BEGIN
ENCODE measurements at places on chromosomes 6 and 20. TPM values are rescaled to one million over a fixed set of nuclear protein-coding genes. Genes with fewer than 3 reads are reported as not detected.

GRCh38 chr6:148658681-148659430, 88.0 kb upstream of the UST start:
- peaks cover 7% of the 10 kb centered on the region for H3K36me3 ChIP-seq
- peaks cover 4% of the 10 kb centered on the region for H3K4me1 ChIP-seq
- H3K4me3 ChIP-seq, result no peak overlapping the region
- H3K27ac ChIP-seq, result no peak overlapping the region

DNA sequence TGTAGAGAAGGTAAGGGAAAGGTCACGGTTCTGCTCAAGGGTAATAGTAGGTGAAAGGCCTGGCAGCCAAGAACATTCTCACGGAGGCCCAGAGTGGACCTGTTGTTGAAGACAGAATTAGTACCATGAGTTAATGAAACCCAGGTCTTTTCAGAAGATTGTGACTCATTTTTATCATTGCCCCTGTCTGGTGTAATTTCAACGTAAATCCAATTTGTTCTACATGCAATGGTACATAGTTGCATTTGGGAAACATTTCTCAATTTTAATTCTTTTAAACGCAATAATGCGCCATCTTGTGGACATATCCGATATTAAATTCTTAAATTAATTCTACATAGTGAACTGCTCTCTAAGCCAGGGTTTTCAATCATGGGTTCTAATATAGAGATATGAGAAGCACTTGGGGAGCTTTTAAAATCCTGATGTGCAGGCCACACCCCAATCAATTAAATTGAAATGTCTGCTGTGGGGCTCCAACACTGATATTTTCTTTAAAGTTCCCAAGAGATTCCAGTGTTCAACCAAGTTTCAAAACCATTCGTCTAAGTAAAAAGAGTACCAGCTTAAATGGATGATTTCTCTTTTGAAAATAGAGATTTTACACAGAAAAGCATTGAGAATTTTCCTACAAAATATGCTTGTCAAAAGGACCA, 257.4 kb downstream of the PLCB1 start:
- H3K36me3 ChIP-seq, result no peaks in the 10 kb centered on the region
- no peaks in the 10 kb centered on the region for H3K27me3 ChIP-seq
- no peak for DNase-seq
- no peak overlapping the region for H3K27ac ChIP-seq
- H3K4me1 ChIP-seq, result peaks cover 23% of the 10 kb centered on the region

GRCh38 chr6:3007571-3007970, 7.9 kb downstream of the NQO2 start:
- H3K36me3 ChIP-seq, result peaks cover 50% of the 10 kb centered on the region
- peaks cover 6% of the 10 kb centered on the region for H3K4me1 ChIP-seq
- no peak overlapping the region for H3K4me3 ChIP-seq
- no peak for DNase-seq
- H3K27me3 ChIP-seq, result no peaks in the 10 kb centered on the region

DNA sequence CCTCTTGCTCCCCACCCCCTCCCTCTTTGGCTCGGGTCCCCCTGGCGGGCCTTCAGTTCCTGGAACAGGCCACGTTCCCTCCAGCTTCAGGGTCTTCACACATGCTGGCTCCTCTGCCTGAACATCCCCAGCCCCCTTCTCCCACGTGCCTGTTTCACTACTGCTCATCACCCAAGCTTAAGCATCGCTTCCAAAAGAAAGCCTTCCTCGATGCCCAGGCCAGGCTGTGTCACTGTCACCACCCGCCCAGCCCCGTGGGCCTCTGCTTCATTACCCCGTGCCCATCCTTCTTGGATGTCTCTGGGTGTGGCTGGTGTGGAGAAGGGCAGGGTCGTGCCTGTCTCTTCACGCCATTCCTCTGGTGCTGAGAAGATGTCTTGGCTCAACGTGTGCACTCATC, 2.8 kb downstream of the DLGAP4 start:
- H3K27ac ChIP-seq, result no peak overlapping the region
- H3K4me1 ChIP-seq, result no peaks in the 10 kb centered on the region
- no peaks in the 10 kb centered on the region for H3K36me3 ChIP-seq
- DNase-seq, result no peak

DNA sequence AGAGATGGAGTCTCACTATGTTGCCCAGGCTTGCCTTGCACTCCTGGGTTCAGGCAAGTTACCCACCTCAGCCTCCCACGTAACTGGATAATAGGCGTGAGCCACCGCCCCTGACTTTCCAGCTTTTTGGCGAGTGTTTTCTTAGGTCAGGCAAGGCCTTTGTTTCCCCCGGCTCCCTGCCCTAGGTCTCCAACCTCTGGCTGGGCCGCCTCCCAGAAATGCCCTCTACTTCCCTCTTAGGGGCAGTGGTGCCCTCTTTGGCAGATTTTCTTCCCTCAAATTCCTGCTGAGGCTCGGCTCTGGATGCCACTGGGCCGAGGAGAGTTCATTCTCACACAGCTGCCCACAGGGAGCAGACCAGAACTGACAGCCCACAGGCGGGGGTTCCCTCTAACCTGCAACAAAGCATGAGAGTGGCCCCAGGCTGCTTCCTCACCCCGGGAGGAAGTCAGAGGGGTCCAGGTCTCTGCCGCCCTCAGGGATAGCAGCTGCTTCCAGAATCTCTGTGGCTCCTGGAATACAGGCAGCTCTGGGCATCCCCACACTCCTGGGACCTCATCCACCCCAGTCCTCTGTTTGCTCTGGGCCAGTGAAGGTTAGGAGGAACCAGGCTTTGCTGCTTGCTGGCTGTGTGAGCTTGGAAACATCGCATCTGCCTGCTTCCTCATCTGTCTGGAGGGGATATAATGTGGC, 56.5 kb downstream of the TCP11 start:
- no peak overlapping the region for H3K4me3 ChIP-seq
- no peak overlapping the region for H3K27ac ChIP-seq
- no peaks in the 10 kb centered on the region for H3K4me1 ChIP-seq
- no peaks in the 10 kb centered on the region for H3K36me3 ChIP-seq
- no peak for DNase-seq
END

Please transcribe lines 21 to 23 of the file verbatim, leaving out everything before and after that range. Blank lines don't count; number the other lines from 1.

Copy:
- H3K4me1 ChIP-seq, result no peaks in the 10 kb centered on the region
- no peaks in the 10 kb centered on the region for H3K36me3 ChIP-seq
- DNase-seq, result no peak